Louise’s over-40-year career has consistently been influenced by Italian typography, starting with her first visit at the age of sixteen, when a poster for Perugina motivated her to become a graphic designer. From book jackets to restaurants to food packaging, and most recently font design, every new chapter has been inspired by a trip to Italy. This talk will show the pasticceria papers discovered in a magazzino, the Deco beach signs of Viareggio, and typefaces inspired by Futurist and Stile Liberty letterforms—and how they have informed her work.

Lila Symons is a multidisciplinary typeface designer and lettering artist who specializes in the design and engineering of fonts for consumer goods and lifestyle brands. She works as a font developer for Hallmark Cards in Kansas City, Missouri where she creates proprietary typefaces based on handwriting, calligraphy, and lettering.
Prior to joining Hallmark Cards in 2013, she spent 7 years working in New York City and New Jersey as a graphic designer and lettering artist. Past clients include Princeton University, L’Oréal, Tattly, Coach, Condé Nast Digital, Starwood Hotels & Resorts Worldwide, and Martha Stewart Living Omnimedia.
She has a BFA in Graphic Design from Savannah College of Art and Design, and is a graduate of Type@Cooper Extended in New York City.

You can see her latest works on her website and follow her on instragram account.


A Look Into the Typefaces Created and Developed by Women at Hallmark
Several years ago, a graphic designer decided to make a radical change and leave New York City to design fonts for a well-known Midwestern greeting card company.
Much to her surprise, she discovered that a majority of the fonts she was developing were based off of lettering created by female illustrators, designers, and lettering artists.
Join Font Designer Lila Symons for an engaging and informative introduction to the numerous women with whom she has collaborated with over the years at Hallmark Cards.
She will share “what it’s like” to be a female in-house typeface designer and how working alongside pre-eminent female artists and makers has resulted in the production of many new fonts for Hallmark’s proprietary type library. Learn how these collaborations have inspired her own lettering and font work both as a developer and lettering source.

Pentagram partner Astrid Stavro is a graphic designer with an international reputation for concept driven design, distilling complex ideas into uniquely simple and emotionally engaging solutions. Before joining Pentagram in 2018 she directed her own studio in Barcelona for ten years. In 2013 she co-founded the brand and design consultancy Atlas with Pablo Martín. While at Atlas, Stavro led the celebrated redesign of the London-based arts and culture magazine Elephant, where she was Art Director and Contributing Editor from 2013–2017. Other projects include the identity for the Barcelona Design Museum and the menswear clothing label Jijibaba for Jasper Morrison and Jaime Hayon.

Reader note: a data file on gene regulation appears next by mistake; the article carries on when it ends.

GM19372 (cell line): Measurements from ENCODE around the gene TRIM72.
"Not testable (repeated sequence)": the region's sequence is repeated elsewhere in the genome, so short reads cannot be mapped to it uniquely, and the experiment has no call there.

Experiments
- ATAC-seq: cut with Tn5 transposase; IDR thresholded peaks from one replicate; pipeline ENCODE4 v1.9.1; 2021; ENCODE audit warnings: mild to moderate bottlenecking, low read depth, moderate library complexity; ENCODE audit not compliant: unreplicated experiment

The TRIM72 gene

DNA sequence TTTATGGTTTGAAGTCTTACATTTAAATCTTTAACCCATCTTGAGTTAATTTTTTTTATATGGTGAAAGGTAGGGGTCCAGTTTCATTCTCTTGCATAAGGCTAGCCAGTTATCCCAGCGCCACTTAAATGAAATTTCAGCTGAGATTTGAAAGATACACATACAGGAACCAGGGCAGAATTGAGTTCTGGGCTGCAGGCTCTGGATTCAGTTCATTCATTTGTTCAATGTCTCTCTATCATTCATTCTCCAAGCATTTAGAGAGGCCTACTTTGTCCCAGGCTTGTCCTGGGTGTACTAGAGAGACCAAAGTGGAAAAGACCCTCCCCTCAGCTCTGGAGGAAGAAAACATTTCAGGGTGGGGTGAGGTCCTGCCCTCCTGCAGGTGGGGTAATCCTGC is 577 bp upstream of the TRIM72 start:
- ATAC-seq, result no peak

Her work encompasses brand identities, editorial and exhibition design, wayfinding systems and packaging for clients such as Phaidon, Camper, Laurence King, The National Portrait Gallery, Reina Sofía Museum, Wallpaper* and Cahiers du Cinéma. Stavro’s work has received over 150 international awards. Her work has been widely published and exhibited and Stavro has chaired and judged numerous international design competitions. She has written articles for top international design journals and is frequently asked to speak at conferences across the globe. Stavro has taught at Central Saint Martins College of Art & Design and is currently a Visiting Lecturer at the Royal College of Art. She was elected a member of Alliance Graphique Internationale in 2010. Stavro was born in Trieste, Italy and studied graphic design at Central Saint Martins College of Art & Design (BA) and the Royal College of Art (MA).

You can see her latest works on her website and follow her on twitter account.


Astrid will talk about her lifelong obsession with the smell, the sound and the tactility of ink and paper.

'Berlin-based type designer Ulrike Rausch founded her own type foundry called LiebeFonts, providing high-quality typefaces and hand-crafted letterings with a charming personality and obsessive attention to detail. Her growing portfolio of quality fonts has been used in publications, advertisements, and websites all around the world. She also creates custom typefaces and letterings for clients.